Is there room in Montgomery County for two politicians named Doug with statewide ambitions?

Recent evidence suggests there might not be, especially after the damage done by last week's public tiff between County Executive Douglas M. Duncan and State's Attorney Douglas F. Gansler.

This time, the recent arrest of Gansler's top deputy, Katherine S. Winfree, while she was driving home from a late-night party in Gaithersburg put the two at odds.

Winfree was pulled over by a police officer who spotted her county car moving unusually slowly on a Bethesda road. He said he smelled liquor on her breath, and asked her to take a breath test. She refused, even though a new law in Maryland (championed by Gansler) means that her refusal can be used against her at trial. (A bill Gansler is pushing this year would make it mandatory to allow police to administer a breath test.)

Almost immediately, Duncan turned the arrest into a political problem for Gansler, expressing his outrage and urging Gansler to discipline his deputy. Not to do so, Duncan said, would be hypocritical of Gansler, given his campaign to toughen drunken-driving laws.

The following day, Duncan helped keep the Winfree story alive by announcing he was considering requiring anyone driving a county car to comply with a police-requested breath test, or lose the privilege of driving a county car.

None of this, Duncan said, was politically motivated. "We've got to be stewards of the county, and protect county assets, and know they're not being used in a way that puts the public at risk," he said.

But other elected officials had their doubts, pointing out that Duncan has been stewing over Gansler's decision to assist Lt. Gov. Kathleen Kennedy Townsend's gubernatorial campaign even while Duncan was publicly weighing his own bid fro governor.

Moreover, speculation that Gansler will run for Maryland attorney general in four years, and that Duncan will run for governor, has some wondering if the Democrats would be well served putting two white guys from Montgomery County named Doug on a statewide ticket if the party's goal is geographic and racial diversity.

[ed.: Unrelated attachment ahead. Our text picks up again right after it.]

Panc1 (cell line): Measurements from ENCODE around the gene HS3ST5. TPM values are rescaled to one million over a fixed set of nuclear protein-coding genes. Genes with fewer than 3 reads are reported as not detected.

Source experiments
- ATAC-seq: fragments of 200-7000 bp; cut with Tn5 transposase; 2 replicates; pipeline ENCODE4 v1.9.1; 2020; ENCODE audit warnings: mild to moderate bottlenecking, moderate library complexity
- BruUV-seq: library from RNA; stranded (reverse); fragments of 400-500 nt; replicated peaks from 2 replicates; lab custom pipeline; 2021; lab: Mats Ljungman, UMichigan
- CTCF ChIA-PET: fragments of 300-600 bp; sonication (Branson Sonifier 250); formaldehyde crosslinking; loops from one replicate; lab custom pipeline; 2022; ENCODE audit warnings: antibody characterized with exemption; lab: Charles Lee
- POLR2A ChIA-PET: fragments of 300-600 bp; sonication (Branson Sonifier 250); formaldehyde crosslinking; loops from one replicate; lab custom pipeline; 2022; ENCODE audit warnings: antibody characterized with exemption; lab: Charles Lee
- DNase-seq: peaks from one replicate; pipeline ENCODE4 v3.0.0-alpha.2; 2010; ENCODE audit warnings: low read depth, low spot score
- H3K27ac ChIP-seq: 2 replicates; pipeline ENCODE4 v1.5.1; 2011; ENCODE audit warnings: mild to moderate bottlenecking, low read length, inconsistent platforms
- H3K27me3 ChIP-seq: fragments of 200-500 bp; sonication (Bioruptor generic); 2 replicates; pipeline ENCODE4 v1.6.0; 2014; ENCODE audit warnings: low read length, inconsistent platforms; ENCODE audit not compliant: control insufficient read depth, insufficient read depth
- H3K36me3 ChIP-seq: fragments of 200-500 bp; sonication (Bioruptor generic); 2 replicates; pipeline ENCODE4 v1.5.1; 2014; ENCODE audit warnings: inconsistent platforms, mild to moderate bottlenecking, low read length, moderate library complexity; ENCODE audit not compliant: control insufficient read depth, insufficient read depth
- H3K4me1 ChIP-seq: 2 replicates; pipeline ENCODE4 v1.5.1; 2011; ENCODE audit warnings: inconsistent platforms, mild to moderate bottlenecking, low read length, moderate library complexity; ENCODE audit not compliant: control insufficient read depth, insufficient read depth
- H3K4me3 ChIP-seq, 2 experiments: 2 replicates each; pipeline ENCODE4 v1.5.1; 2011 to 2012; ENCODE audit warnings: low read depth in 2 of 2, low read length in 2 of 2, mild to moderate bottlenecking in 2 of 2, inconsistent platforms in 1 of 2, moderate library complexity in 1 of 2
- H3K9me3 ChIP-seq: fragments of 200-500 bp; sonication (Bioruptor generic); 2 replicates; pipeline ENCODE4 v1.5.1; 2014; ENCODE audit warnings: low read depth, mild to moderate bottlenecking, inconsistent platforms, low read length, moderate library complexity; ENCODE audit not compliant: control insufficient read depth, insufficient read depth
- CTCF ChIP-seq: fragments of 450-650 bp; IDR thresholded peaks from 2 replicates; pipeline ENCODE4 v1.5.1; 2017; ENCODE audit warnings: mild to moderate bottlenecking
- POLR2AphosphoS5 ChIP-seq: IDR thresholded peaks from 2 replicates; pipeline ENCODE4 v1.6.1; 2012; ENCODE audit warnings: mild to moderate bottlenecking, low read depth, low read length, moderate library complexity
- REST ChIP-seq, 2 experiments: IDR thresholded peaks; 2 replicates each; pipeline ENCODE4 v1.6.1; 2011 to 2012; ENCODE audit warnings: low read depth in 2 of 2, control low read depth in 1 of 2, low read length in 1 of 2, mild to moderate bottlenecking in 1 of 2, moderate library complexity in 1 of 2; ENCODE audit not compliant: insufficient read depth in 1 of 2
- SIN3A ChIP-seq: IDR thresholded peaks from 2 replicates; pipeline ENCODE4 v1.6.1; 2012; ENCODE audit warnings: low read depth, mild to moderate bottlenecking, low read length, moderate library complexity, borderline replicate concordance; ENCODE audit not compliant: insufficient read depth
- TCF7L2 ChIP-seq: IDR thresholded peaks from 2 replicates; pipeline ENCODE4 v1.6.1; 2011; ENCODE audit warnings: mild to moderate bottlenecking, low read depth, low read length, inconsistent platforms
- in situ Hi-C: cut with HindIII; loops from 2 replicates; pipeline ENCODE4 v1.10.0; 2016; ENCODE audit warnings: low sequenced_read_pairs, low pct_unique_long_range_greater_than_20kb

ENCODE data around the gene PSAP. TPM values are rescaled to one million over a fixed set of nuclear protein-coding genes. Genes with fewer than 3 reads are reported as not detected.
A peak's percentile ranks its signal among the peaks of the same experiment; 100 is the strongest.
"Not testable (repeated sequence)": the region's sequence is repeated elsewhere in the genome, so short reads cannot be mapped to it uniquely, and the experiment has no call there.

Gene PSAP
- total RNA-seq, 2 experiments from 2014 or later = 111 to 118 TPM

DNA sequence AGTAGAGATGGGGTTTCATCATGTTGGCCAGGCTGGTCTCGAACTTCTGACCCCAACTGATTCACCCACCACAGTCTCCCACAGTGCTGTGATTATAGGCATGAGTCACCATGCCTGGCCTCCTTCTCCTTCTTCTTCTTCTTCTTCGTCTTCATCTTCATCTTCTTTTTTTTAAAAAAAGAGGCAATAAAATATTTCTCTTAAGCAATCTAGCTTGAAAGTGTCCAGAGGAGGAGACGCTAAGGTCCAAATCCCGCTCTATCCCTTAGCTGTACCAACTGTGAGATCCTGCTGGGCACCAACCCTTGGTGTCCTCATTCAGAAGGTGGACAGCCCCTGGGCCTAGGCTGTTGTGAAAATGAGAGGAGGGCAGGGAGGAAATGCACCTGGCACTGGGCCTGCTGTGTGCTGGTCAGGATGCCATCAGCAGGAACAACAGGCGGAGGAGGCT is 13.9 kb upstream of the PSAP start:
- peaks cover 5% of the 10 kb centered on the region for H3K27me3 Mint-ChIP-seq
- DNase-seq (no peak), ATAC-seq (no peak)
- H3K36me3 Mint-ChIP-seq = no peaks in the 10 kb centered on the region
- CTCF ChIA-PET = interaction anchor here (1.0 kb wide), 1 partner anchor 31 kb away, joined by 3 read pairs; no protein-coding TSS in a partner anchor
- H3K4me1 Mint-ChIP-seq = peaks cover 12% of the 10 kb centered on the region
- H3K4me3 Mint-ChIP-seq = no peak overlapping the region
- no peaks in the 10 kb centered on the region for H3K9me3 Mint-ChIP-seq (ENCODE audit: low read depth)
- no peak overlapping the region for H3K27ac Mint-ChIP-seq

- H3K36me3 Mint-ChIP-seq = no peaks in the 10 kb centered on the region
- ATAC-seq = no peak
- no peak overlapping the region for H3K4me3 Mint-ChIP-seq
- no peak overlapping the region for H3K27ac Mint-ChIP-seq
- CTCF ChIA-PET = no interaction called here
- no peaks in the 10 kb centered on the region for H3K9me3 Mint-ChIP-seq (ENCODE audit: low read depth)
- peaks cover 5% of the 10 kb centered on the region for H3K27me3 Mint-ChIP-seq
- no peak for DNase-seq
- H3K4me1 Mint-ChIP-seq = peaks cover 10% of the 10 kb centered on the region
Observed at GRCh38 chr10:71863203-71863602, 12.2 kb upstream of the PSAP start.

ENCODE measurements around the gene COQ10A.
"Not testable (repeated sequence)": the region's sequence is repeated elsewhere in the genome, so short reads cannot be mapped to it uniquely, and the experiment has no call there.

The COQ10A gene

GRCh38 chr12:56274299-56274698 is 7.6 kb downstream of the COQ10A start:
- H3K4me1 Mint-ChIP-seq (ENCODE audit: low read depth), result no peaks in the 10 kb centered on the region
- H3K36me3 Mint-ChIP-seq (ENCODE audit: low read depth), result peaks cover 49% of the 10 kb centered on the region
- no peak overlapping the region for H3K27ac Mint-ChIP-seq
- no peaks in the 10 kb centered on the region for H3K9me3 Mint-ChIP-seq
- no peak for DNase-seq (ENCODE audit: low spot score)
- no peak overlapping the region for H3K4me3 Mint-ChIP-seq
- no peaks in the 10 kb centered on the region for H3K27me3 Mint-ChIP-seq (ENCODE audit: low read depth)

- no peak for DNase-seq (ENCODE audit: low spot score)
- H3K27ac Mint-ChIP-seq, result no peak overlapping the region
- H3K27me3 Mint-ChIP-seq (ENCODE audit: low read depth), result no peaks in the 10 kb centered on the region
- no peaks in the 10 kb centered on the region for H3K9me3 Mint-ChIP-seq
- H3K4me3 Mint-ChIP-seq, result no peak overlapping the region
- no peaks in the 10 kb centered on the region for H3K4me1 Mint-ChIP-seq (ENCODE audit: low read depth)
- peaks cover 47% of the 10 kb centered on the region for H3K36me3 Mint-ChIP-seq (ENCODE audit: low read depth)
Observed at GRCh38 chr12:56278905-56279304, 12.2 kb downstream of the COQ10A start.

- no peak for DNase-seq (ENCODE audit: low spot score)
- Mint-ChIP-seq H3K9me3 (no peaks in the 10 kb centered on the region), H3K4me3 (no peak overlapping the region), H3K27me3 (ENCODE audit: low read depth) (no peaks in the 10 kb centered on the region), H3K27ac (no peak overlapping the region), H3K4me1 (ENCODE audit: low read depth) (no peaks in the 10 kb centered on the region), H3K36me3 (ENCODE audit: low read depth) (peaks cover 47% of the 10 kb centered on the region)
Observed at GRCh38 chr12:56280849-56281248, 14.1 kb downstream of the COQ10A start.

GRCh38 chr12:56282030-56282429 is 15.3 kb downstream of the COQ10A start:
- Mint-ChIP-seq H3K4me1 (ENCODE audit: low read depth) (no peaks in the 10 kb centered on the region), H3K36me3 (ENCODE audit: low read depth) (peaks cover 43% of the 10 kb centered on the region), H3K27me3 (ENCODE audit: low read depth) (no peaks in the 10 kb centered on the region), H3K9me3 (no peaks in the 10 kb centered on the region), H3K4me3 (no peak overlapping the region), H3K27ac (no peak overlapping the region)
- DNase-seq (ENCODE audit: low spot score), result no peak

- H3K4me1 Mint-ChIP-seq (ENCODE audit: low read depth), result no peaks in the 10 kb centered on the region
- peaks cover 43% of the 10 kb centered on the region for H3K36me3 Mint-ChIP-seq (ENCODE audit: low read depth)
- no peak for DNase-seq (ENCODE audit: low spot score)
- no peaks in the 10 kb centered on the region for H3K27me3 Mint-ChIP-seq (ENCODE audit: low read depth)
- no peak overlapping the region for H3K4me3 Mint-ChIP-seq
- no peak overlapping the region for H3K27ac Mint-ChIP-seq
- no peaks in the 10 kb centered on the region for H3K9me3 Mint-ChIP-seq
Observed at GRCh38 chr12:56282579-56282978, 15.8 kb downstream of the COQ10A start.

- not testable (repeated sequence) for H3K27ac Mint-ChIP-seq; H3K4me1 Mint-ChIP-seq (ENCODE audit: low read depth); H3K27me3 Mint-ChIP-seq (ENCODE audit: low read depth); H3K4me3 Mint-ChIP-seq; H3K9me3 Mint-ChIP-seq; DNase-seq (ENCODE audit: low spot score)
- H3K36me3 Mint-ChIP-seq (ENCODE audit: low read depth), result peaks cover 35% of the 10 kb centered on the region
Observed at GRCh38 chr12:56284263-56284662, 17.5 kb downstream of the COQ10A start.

There's no doubt that Gansler is still piqued over Duncan's public comments on the Winfree matter.

"He does pick and choose his spots to impose himself in public safety issues," Gansler said. "The problem with doing so is he doesn't always know the facts of each case. He's not a lawyer. My preference would be that he have an understanding of the issues before he gets involved in them."

"In my view," Gansler added, "politics and those considerations should not have played a role in this."

The two Dougs will have some time to talk about this further.

Duncan said they had scheduled time to sit down and talk later this month to "go over a bunch of things." On the agenda, Duncan said, will be the question of how the state's attorneys make use of county cars. "I'm sure," Duncan said, "we can find ways to work with Doug on this and still protect public interest."

County Rebuts Misspending Report There was an epilogue last week to the saga at Montgomery County's Department of Liquor Control, which began when the public learned that county credit cards were being used by employees who flew to California to attend Corona beer conferences, and to Italy for a stay at a four-star hotel and tasting sessions of the world's "best wines and spirits."

County Inspector General Norman D. Butts released a report this week criticizing the Duncan administration for failing to better police the way employees used county credit cards. (The county stopped issuing cards for travel expenses after the revelations last year.)

Butts's report asserts that the county's cards were used for $99,360 in transactions for meals in local restaurants (breaking down to an average of $75 per meal), even though they were intended for travel. A closer look, the inspector said, showed that meals included employee farewell meals, employee appreciation lunches, and meetings of department heads over lunch.

The majority of the report questions why there was a "significant lack of management accountability."

Duncan's chief administrative officer, Bruce Romer, took strong issue with the findings in a memo to Butts.

"There is an alarming disconnect between your sweeping conclusions of mismanagement and the minimal significance of the findings you present," Romer said. "The majority of your findings relate to administrative and record-keeping responsibilities, all of which have been rectified."

Potential Resistance to Campaign Bill Maryland Del. Adrienne A. Mandel (D-Montgomery) could have trouble with the proposal she has floated calling for the county to tighten its campaign finance laws beyond the state-imposed rules.

Even though it won a unanimous vote of support from the County Council, the bill could meet resistance from state lawmakers in other counties who would not want to see precedent set for tighter campaign finance restrictions.

"The really fundamental question is whether we want to start down a road of having individual campaign finance rules for each county," said Del. John A. Hurson (D-Montgomery).

At a hearing in Rockville on Monday night, the measure won broad backing from public interest groups. County Council member Philip Andrews (D-Rockville), a former Common Cause director and strong supporter of the Mandel measure, said he hopes lawmakers pass the bill.

If it passes, Andrews said, it could allow Montgomery to require donors to reveal their employer and occupation, and could force Montgomery candidates to file disclosure forms more frequently.

Even if the Mandel bill does not pass, Hurson predicted, the lawmakers may view this year as an ideal time to approve such restrictions for the entire state. Making note of the party change in the governor's mansion, Hurson said, "There were issues in this last campaign that we might want to address."